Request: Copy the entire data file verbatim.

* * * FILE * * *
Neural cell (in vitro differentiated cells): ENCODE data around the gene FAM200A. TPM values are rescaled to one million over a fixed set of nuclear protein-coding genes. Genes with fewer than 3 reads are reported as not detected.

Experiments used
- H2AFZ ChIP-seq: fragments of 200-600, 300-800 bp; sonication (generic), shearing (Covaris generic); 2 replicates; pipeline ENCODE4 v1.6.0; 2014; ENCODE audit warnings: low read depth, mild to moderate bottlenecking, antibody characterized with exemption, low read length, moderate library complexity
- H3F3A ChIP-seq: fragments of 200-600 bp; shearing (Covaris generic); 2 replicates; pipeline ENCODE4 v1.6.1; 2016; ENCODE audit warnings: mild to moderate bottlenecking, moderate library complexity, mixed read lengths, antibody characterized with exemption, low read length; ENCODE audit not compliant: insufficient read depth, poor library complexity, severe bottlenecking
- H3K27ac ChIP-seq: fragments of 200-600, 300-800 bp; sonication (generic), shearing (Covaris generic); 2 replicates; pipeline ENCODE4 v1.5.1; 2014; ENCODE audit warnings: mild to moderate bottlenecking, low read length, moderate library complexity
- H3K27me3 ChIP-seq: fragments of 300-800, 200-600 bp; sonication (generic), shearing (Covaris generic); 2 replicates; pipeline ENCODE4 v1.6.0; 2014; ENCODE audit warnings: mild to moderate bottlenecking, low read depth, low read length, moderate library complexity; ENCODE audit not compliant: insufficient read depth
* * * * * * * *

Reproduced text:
Neural cell (in vitro differentiated cells): ENCODE data around the gene FAM200A. TPM values are rescaled to one million over a fixed set of nuclear protein-coding genes. Genes with fewer than 3 reads are reported as not detected.

Experiments used
- H2AFZ ChIP-seq: fragments of 200-600, 300-800 bp; sonication (generic), shearing (Covaris generic); 2 replicates; pipeline ENCODE4 v1.6.0; 2014; ENCODE audit warnings: low read depth, mild to moderate bottlenecking, antibody characterized with exemption, low read length, moderate library complexity
- H3F3A ChIP-seq: fragments of 200-600 bp; shearing (Covaris generic); 2 replicates; pipeline ENCODE4 v1.6.1; 2016; ENCODE audit warnings: mild to moderate bottlenecking, moderate library complexity, mixed read lengths, antibody characterized with exemption, low read length; ENCODE audit not compliant: insufficient read depth, poor library complexity, severe bottlenecking
- H3K27ac ChIP-seq: fragments of 200-600, 300-800 bp; sonication (generic), shearing (Covaris generic); 2 replicates; pipeline ENCODE4 v1.5.1; 2014; ENCODE audit warnings: mild to moderate bottlenecking, low read length, moderate library complexity
- H3K27me3 ChIP-seq: fragments of 300-800, 200-600 bp; sonication (generic), shearing (Covaris generic); 2 replicates; pipeline ENCODE4 v1.6.0; 2014; ENCODE audit warnings: mild to moderate bottlenecking, low read depth, low read length, moderate library complexity; ENCODE audit not compliant: insufficient read depth